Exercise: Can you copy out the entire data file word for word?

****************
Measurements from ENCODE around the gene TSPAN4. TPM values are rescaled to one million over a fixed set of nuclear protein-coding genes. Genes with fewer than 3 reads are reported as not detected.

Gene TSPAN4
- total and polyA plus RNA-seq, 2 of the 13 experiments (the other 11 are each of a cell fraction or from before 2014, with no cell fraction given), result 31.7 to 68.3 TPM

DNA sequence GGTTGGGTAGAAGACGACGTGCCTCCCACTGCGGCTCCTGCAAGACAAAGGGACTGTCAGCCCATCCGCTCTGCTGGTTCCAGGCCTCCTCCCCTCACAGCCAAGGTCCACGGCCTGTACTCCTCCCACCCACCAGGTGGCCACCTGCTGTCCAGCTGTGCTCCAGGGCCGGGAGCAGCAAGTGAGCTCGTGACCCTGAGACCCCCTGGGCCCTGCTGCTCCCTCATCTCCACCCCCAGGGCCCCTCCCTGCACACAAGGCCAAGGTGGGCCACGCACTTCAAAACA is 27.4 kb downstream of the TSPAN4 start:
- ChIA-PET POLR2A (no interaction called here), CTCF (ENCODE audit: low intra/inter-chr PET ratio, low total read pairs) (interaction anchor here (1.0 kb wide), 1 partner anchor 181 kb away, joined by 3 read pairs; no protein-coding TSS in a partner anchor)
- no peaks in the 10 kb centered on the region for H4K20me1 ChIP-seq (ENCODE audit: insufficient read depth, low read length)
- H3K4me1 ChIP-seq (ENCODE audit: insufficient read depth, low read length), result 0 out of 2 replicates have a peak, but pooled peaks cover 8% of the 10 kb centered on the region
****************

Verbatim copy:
Measurements from ENCODE around the gene TSPAN4. TPM values are rescaled to one million over a fixed set of nuclear protein-coding genes. Genes with fewer than 3 reads are reported as not detected.

Gene TSPAN4
- total and polyA plus RNA-seq, 2 of the 13 experiments (the other 11 are each of a cell fraction or from before 2014, with no cell fraction given), result 31.7 to 68.3 TPM

DNA sequence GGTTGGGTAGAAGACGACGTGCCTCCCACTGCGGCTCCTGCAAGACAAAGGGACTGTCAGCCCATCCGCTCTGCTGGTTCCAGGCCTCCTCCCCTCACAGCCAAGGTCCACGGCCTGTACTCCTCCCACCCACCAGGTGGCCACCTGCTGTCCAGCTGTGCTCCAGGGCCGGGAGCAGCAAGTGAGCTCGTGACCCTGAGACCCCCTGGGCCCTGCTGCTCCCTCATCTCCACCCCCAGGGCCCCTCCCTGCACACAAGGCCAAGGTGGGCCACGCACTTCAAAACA is 27.4 kb downstream of the TSPAN4 start:
- ChIA-PET POLR2A (no interaction called here), CTCF (ENCODE audit: low intra/inter-chr PET ratio, low total read pairs) (interaction anchor here (1.0 kb wide), 1 partner anchor 181 kb away, joined by 3 read pairs; no protein-coding TSS in a partner anchor)
- no peaks in the 10 kb centered on the region for H4K20me1 ChIP-seq (ENCODE audit: insufficient read depth, low read length)
- H3K4me1 ChIP-seq (ENCODE audit: insufficient read depth, low read length), result 0 out of 2 replicates have a peak, but pooled peaks cover 8% of the 10 kb centered on the region